In Due Season

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S (Scripture): Ecclesiastes 3:

1

There’s a season for everything

    and a time for every matter under the heavens:

    a time for giving birth and a time for dying,

    a time for planting and a time for uprooting what was planted,

    a time for killing and a time for healing,

    a time for tearing down and a time for building up,

    a time for crying and a time for laughing,

    a time for mourning and a time for dancing,

    a time for throwing stones and a time for gathering stones,

    a time for embracing and a time for avoiding embraces,

    a time for searching and a time for losing,

    a time for keeping and a time for throwing away,

    a time for tearing and a time for repairing,

    a time for keeping silent and a time for speaking,

    a time for loving and a time for hating,

    a time for war and a time for peace.

O (Observation): King Solomon (supposed author of Ecclesiastes) sought wisdom from God – above all else. God granted Solomon wisdom – a double-batch of it, since he didn’t request strength or riches.

Solomon seems almost morose. Like life isn’t worth living after all. What’s the point? You live, you die. And what is different? Almost like asking: “So, universe…now that Michael is gone…what’s different?” The universe says: “Um…who’s Michael?”

A (Application): Maybe Solomon’s take was different. Maybe Solomon’s main learning was this: don’t take yourself too seriously, and enjoy life!

All things will happen. We don’t know when or how. Just don’t think the world revolves around you. Good will come and good will go. Bad will come and bad will go. But God will remain. God will see us through it all. For God dwells with us.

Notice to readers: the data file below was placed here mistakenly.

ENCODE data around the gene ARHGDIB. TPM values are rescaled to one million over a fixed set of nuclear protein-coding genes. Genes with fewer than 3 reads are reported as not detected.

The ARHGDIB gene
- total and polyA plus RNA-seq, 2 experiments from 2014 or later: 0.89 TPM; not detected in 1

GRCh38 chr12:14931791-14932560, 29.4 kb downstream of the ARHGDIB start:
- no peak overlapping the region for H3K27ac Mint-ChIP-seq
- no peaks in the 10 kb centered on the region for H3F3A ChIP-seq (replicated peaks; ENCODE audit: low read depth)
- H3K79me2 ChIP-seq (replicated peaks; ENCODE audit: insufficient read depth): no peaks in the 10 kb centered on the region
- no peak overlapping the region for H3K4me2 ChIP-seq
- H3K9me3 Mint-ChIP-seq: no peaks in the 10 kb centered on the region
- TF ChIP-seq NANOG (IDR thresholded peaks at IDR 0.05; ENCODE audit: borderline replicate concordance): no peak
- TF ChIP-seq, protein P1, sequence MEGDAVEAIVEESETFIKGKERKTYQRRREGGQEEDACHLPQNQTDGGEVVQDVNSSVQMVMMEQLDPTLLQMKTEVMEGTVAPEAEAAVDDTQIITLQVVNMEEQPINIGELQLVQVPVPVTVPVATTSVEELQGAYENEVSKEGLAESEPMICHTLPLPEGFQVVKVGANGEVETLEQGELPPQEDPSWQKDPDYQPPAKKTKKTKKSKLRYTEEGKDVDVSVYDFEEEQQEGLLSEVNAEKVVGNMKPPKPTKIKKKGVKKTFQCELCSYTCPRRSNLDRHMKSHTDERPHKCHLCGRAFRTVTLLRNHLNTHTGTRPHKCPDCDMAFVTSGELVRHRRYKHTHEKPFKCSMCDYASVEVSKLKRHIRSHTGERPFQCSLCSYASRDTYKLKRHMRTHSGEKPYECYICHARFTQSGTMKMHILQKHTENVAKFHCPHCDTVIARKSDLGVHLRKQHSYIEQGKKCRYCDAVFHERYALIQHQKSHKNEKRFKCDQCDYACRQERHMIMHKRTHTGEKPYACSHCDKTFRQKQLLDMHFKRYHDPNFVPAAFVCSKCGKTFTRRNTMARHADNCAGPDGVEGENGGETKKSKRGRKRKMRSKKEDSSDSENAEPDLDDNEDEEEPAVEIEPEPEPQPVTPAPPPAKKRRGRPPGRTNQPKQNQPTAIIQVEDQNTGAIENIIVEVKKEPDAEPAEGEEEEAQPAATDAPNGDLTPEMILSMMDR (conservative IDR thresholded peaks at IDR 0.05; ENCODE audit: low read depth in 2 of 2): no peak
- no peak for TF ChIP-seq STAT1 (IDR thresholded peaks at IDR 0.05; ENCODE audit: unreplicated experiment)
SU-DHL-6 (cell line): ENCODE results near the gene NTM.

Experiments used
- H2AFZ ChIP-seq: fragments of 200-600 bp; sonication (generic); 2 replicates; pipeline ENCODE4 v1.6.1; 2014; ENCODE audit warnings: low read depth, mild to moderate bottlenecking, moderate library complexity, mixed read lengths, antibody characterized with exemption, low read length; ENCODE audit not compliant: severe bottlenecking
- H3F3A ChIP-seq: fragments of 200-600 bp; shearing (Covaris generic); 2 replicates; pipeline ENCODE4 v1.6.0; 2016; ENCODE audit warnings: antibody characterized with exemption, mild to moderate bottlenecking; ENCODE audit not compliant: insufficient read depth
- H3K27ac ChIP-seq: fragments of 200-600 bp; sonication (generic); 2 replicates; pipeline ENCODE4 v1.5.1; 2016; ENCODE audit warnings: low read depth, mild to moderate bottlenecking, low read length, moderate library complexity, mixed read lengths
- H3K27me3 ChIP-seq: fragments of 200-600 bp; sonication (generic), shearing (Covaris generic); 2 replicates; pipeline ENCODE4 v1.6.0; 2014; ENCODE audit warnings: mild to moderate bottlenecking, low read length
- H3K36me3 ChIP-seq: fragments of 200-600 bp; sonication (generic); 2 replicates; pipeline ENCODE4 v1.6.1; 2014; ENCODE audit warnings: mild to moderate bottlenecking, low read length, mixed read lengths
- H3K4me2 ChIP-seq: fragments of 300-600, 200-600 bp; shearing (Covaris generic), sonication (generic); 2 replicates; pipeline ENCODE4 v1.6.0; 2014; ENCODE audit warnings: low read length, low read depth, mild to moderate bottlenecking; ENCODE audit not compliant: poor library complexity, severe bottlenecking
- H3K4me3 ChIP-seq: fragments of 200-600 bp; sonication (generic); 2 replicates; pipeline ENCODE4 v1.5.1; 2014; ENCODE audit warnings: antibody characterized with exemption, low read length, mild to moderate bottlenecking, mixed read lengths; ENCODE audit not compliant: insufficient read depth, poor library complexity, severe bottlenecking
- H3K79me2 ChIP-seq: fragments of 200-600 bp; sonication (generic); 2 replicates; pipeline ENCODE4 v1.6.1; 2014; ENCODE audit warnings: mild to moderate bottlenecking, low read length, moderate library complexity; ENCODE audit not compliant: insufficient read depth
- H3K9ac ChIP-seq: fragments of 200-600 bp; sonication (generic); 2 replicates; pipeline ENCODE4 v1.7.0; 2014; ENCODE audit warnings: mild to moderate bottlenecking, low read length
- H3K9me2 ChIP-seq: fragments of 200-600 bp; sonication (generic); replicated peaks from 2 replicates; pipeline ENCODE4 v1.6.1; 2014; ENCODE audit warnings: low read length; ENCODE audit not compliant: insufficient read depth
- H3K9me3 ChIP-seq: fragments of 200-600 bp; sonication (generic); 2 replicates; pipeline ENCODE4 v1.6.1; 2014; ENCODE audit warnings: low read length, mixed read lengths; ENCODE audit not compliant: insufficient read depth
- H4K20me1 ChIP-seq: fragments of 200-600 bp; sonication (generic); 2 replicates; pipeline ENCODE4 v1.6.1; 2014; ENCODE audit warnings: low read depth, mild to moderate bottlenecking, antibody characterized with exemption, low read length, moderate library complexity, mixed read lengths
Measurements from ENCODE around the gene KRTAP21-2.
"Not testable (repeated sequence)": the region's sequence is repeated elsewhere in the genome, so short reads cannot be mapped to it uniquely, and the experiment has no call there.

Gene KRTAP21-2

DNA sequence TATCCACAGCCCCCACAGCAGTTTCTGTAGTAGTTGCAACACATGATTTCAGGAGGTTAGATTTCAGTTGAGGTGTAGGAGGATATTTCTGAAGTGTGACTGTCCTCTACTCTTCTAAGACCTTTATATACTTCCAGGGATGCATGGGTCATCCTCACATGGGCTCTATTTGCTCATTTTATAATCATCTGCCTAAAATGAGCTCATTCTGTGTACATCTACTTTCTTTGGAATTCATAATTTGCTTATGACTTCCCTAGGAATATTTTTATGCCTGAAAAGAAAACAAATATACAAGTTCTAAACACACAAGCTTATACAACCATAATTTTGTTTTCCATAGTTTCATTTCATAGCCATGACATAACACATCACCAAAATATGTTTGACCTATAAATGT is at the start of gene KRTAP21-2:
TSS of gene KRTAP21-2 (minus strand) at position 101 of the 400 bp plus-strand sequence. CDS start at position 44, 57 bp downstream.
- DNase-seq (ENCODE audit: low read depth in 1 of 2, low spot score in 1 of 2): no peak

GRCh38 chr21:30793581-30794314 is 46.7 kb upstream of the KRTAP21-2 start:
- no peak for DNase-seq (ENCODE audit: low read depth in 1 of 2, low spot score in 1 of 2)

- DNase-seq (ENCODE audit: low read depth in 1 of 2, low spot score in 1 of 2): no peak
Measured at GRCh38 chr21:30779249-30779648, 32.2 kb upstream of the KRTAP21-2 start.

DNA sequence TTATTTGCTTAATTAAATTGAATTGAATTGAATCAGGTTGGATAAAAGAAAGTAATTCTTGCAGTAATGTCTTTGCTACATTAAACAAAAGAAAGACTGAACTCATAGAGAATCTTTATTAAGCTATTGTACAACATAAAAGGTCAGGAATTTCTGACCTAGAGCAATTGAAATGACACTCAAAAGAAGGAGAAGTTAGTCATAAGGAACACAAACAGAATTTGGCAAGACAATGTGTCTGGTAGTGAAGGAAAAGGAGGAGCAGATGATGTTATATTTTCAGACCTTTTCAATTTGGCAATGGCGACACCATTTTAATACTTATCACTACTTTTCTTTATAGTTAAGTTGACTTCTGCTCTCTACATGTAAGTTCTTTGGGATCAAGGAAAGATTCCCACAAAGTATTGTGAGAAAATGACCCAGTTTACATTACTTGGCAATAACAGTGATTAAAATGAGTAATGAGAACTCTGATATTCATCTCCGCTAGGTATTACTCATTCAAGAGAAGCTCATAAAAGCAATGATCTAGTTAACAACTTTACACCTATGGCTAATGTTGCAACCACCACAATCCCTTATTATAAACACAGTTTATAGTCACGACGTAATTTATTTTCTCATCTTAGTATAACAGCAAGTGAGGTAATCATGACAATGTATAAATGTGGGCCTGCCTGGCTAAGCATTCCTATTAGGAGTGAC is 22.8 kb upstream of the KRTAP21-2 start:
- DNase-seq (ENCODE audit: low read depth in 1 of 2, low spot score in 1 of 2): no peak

In the meantime, be excellent to each other!

P (Prayer): Lord, remains with me / us. Amen.

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Where is God in the Good & Bad?

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S (Scripture): Job 4:4 

Your words have raised up the falling;

    you’ve steadied failing knees.

But now it comes to you, and you are dismayed;

    it has struck you, and you are frightened.

Isn’t your religion the source of your confidence;

    the integrity of your conduct, the source of your hope?

Think! What innocent person has ever perished?

    When have those who do the right thing been destroyed?

As I’ve observed, those who plow sin

    and sow trouble will harvest it.

When God breathes deeply, they perish;

    by a breath of his nostril they are annihilated.

O (Observation): Eliphaz is one of Job’s friends. He is trying to speak from a perspective of logic to help explain to Job the reason for what is going on. At this point, Job’s livestock and family have been killed. Job himself has had boils / lesions all over his body. Job is in mourning.

Eliphaz reminds Job that Job’s faith has been a witness to many who have suffered loss. And yet, Eliphaz is confused to see that Job has not taken on his own council for himself.

To explain things, Eliphaz conflates some ideas in a less than helpful manner. He thinks bad things only happen to sinners. He can’t see bad things happening to good people. Job is good. But bad things around him have happened. Therefore (according to Eliphaz) something bad must have been going on.

A (Application): Bad things happen to good people. Good things happen to bad people. We see it all the time. And we get upset or jealous.

We think God should reward us for the good we do, and correct us when we do bad. This is kind of how most of us raise our kids. Reward the good. Punish the bad.

Perhaps we can think in this way: God doesn’t tempt or taunt or expose us. God meets us where we are and doesn’t control us or our actions. Instead, God gives us grace and the space to do what we will with that grace.

Sometimes that grace is exactly what we will need when our world comes crashing down around us. And when we have something go right in our lives, we can rejoice in that moment.

P (Prayer): God, help us to sense your presence in our lives in the good and the bad. Amen.

Who Am I?